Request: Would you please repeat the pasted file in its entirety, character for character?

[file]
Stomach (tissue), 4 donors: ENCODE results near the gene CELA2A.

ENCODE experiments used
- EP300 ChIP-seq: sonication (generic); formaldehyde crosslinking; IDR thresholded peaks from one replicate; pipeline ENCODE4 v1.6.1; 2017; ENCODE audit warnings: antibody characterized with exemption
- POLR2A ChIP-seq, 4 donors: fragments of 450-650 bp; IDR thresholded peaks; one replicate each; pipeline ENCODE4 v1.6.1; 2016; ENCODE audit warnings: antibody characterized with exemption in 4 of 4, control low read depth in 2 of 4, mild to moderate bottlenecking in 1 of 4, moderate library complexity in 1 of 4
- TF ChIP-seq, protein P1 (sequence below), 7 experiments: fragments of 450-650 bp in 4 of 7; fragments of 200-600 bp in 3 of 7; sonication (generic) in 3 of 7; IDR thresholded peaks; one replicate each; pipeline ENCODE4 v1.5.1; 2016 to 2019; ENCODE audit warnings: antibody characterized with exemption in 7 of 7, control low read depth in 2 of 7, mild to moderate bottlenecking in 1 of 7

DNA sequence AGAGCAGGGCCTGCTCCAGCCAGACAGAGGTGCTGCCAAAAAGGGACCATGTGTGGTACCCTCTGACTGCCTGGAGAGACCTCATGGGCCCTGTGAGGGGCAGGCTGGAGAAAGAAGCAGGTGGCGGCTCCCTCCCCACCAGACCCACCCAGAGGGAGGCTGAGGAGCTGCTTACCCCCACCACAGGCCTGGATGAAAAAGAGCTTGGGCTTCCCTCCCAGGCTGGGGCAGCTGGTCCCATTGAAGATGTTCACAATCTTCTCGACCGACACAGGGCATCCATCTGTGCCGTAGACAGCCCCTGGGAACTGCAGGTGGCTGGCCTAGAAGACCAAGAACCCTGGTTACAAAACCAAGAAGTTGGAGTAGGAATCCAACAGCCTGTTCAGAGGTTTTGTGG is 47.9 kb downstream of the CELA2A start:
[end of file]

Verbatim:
Stomach (tissue), 4 donors: ENCODE results near the gene CELA2A.

ENCODE experiments used
- EP300 ChIP-seq: sonication (generic); formaldehyde crosslinking; IDR thresholded peaks from one replicate; pipeline ENCODE4 v1.6.1; 2017; ENCODE audit warnings: antibody characterized with exemption
- POLR2A ChIP-seq, 4 donors: fragments of 450-650 bp; IDR thresholded peaks; one replicate each; pipeline ENCODE4 v1.6.1; 2016; ENCODE audit warnings: antibody characterized with exemption in 4 of 4, control low read depth in 2 of 4, mild to moderate bottlenecking in 1 of 4, moderate library complexity in 1 of 4
- TF ChIP-seq, protein P1 (sequence below), 7 experiments: fragments of 450-650 bp in 4 of 7; fragments of 200-600 bp in 3 of 7; sonication (generic) in 3 of 7; IDR thresholded peaks; one replicate each; pipeline ENCODE4 v1.5.1; 2016 to 2019; ENCODE audit warnings: antibody characterized with exemption in 7 of 7, control low read depth in 2 of 7, mild to moderate bottlenecking in 1 of 7

DNA sequence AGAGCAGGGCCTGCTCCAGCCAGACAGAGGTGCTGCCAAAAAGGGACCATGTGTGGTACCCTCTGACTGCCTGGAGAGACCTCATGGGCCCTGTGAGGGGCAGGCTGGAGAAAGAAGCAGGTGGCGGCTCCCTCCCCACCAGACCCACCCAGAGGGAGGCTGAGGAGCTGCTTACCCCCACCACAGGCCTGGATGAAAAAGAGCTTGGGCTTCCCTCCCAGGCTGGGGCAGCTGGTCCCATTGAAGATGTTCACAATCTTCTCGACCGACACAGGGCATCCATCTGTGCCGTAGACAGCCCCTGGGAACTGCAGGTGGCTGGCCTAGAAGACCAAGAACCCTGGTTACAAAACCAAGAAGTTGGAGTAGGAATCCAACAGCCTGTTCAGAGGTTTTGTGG is 47.9 kb downstream of the CELA2A start: